Now we’ve pulled away from the Columbia as we ride up Klickitat canyon and back up into the plateau – gonna be some good hills today, but nothing a few bums can’t handle!

The heart of the Cascades

  • Monday, July 5th
    • Daredevil slack liners from Ohio, illicitly camped at the county park
    • Firework-borne brush fire in Lyle, “we think we know who it was”
    • Rogue county sheriff threatens to arrest public employees for violating his interpretation of the constitution
    • Traffic-free road along the Klickitat river, perfect for cycling
    • Silty swim in river – hat was lost
    • Glenwood: ample camping opportunities
      • Gladys’ park: all are welcome, except dogs
      • Bill the dog runs the town, to the chagrin of the elderly wizard hound
      • Zach met ranchers: they were slightly aghast at his short shorts, but he learned that ranching is about horses
  • Tuesday, July 6th
    • We’ve made it to the huckleberry belt: huckleberry-buckwheat pancakes in trout lake
    • Amazing views of Mount hood to the left, adams to the rightLong, slow climb up mount Adams
    • Hot hot hot, but plenty of streams/waterfalls to dunk/soak/drink
    • Takhlakh lake: perfect for swimming/camping, but mosquitos run the joint
    • Bosnians will foist their trout upon you, despite your protestations
    • Tortellini dinner for days
  • Wednesday, July 7th
    • More gravel than expected, but downhill was still glorious
    • Chicken-wire water cage experienced critical structural compromise, after 10 mile stress test. Industrial engineer Liu has rectified the design flaw
    • Record-breaking pace in tailwind up the cowlitz valley
    • Early end at Packwood rv park: there’s only one employee, others are charlatans
    • Growlers from brewery across street + pizza + musical jam = bike touring nirvana

Over the river and through the mountains

Woke up in the RV park with fresh laundry and clean bodies. We started the day at the coffee shop/bakery. Today we committed to spending our flex day exploring the Mount Rainier National Forest.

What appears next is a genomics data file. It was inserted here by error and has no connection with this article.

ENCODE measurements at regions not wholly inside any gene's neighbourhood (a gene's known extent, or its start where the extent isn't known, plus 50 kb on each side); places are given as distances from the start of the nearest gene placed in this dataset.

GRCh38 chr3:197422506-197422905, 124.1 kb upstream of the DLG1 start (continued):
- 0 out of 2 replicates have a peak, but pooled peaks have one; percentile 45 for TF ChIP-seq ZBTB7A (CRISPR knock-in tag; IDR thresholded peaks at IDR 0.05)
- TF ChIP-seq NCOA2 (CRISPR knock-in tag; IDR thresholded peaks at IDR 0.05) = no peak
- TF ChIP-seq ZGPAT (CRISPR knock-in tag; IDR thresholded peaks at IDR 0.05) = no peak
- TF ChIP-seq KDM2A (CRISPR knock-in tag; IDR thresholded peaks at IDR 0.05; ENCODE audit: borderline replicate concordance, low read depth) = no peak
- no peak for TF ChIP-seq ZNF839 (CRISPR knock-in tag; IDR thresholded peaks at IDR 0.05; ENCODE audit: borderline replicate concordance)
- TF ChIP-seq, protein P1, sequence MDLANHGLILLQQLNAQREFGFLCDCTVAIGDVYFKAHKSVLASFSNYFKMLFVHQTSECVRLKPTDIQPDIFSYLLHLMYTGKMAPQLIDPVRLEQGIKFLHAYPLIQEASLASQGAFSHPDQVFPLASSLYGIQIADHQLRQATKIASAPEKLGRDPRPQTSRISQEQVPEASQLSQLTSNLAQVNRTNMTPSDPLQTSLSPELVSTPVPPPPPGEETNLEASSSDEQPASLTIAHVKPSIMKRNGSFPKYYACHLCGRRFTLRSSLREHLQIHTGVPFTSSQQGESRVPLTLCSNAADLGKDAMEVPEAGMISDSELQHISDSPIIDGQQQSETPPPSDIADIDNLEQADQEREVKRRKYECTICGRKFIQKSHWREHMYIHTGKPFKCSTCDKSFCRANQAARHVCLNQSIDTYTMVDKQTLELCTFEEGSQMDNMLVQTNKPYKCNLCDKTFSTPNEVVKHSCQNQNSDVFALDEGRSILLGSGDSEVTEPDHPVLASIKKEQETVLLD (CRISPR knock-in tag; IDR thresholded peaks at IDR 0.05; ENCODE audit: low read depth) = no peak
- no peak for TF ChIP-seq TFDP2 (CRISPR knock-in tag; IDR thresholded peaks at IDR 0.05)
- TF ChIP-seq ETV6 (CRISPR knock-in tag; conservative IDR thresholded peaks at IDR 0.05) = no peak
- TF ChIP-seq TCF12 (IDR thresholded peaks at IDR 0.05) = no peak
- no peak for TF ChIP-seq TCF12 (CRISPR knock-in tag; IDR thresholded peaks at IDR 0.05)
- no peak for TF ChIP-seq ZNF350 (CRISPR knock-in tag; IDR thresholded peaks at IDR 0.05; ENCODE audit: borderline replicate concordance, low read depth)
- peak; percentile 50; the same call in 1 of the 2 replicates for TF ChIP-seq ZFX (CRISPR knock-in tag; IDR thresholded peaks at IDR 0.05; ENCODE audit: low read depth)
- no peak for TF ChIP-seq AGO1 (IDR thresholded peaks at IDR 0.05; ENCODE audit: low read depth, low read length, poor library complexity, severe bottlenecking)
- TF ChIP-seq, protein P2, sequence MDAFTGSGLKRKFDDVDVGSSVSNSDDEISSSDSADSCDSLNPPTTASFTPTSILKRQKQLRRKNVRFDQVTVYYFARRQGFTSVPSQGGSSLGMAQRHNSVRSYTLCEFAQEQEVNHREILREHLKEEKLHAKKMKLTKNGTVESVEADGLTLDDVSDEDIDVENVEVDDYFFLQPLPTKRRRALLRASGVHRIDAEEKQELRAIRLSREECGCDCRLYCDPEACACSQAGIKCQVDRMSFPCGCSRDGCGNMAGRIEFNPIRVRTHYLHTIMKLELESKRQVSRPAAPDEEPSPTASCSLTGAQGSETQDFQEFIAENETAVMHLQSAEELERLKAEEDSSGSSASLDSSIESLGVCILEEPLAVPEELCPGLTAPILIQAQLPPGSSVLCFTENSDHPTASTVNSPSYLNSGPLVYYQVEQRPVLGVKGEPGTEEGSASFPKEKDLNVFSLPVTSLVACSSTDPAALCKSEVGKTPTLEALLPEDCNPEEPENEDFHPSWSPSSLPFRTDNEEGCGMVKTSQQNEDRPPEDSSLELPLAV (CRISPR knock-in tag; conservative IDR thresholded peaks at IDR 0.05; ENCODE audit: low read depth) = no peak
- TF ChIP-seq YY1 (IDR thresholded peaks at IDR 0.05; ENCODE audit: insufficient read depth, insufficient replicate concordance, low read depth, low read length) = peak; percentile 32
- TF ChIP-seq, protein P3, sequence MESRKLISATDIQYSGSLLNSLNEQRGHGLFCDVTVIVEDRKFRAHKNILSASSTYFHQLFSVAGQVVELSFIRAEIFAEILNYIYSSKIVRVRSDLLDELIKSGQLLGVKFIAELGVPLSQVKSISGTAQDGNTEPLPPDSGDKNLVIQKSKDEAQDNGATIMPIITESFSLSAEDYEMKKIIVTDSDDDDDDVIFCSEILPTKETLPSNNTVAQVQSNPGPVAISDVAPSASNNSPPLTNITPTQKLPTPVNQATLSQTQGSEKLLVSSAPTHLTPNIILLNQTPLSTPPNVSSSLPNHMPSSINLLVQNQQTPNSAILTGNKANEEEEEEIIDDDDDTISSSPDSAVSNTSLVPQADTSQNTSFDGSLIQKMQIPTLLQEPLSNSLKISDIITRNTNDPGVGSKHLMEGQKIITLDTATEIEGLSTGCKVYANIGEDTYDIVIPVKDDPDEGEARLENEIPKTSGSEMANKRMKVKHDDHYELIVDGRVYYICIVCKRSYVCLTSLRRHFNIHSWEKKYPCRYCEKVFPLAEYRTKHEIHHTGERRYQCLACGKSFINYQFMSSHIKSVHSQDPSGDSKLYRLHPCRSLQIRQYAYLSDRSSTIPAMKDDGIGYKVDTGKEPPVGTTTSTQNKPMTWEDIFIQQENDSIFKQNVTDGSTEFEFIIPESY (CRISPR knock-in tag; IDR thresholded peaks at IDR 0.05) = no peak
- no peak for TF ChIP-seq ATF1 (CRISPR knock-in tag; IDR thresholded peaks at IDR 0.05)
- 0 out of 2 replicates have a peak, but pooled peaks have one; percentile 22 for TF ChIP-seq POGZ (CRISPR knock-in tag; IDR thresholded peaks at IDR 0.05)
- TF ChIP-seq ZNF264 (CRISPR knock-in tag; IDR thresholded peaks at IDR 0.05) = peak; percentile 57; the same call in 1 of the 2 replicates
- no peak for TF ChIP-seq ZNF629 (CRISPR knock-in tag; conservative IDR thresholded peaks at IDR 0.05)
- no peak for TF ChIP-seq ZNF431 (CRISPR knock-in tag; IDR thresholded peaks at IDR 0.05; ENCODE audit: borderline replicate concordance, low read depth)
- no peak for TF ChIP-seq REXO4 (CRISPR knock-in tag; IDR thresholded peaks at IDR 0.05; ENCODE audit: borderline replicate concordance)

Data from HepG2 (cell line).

A quick 12 mile ride got us to the Ohanapecosh campground. We spent the day hiking amongst old growth cedars, crystal-blue streams, and baby skunks. We would discover later in the afternoon that our campsite was nestled amongst an enormous group of nosey church-goers on an annual summer retreat. One particular octagenarian would not leave us alone. Cue Cat Stevens. We ended the day with a frosty dip in the river, a gourmet dinner of cheesey broccoli rice, and some tunes next to the campfire before retiring to a delightfully chilly evening.


  • Took a wrong turn leaving campsite and rode two miles downhill
  • Witnessed a baby elk very nearly meet a violent end, saved only by its skittering hooves
  • Ascended mount rainier on a beautiful road with a very steady grade
  • Wildflower game was on point
  • Alice opened a roadside sno-cone confectionary
  • Views, views, and more views
  • Construction traffic director was boisterous and loving life – made questionable comments about my thighs
  • Lunch and a delightful dip at Tipsoo lake
  • Crossed Chinook Pass and began epic downhill cruise along the American river
  • Ended evening at lovely campsite next to river at tourist trap resort – more tunes and disco lights ensued

Great balls of fire

  • Blew through 25 miles, downhill with tailwind, averaging 17.5mph along American river of WA
  • Rode through fruit orchards: apples, pears, cherries, grapes, etc
  • Deliciously second breakfast in trump cafe
  • Broastingly warm in Yakima; dealt with heat in traditional bums way, going to movie theater to see stripper movie
  • Many beers at brewery, then stumbled into grocery store
  • Ice cream cones beneath mushroom clouds of nearby wildfire
  • White knuckle ride through Yakima canyon routing closed freeway traffic: semis, boat trailers, rvs, etc
  • Campsite entertainment provided by helicopters filling water buckets from river